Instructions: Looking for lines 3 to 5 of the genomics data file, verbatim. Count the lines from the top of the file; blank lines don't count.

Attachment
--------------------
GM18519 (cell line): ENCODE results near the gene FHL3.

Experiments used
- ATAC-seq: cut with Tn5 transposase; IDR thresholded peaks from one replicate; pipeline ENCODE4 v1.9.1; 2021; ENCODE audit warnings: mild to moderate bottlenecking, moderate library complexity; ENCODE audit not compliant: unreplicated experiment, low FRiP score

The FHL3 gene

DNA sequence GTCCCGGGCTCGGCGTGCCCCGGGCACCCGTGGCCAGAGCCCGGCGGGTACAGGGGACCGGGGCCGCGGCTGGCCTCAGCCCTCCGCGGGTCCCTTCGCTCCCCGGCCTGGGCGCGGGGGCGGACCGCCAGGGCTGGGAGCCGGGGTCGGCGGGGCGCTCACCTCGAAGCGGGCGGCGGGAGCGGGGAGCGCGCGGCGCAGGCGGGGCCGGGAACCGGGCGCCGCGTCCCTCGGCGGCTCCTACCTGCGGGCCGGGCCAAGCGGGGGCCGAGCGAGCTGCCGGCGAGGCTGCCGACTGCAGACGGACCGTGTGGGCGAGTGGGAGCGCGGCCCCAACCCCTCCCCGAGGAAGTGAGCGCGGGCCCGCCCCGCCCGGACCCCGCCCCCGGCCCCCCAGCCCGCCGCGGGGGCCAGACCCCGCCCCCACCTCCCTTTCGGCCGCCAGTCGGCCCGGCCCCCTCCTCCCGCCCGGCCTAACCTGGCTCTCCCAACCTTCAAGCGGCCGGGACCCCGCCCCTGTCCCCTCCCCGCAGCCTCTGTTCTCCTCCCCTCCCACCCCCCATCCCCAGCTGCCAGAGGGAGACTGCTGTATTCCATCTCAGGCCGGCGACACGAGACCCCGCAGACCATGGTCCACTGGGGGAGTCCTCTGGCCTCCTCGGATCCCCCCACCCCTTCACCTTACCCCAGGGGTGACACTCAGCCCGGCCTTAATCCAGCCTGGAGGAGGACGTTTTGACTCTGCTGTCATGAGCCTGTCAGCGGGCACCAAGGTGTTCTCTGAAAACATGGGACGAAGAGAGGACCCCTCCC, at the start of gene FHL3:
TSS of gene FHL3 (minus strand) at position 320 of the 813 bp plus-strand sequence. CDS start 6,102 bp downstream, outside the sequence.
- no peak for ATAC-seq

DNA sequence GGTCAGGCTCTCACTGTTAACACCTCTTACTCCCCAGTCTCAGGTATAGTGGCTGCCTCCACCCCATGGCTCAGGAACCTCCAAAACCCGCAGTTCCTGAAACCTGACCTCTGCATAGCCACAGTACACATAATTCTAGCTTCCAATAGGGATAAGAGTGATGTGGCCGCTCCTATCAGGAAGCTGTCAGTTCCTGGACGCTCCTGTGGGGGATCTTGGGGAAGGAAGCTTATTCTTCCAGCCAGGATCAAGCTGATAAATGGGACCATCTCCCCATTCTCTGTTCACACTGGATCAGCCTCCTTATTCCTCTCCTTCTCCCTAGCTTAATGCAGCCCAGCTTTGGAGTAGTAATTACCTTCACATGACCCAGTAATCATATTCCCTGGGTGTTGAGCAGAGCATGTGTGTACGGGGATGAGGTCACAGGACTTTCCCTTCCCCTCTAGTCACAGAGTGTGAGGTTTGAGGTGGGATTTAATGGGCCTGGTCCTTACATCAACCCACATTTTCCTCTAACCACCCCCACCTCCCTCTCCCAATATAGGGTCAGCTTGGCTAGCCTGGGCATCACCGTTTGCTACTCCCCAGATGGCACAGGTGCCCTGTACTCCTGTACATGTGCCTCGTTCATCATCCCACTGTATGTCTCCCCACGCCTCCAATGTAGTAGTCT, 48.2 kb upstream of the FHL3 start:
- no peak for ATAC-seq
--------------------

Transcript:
- ATAC-seq: cut with Tn5 transposase; IDR thresholded peaks from one replicate; pipeline ENCODE4 v1.9.1; 2021; ENCODE audit warnings: mild to moderate bottlenecking, moderate library complexity; ENCODE audit not compliant: unreplicated experiment, low FRiP score

The FHL3 gene

DNA sequence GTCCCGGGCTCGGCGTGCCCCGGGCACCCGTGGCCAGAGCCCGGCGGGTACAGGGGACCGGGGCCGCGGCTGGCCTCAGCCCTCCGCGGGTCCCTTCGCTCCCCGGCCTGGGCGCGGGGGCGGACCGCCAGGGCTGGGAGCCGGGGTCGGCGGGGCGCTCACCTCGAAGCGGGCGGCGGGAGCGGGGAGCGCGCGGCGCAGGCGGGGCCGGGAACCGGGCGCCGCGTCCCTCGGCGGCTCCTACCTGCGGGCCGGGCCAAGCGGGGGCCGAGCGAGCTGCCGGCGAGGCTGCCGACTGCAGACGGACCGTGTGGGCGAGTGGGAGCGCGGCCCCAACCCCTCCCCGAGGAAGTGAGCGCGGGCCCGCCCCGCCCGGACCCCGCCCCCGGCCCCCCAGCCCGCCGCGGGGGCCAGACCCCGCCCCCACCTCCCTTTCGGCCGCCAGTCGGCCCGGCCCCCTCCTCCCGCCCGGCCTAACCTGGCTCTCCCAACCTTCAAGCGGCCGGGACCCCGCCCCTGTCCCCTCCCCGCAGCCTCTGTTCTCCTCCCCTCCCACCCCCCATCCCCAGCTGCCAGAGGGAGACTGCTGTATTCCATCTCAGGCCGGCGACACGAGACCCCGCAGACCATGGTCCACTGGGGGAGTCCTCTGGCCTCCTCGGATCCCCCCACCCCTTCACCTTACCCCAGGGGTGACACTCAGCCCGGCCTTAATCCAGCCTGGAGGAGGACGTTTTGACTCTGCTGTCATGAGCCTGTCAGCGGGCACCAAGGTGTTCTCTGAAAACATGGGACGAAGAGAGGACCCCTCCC, at the start of gene FHL3: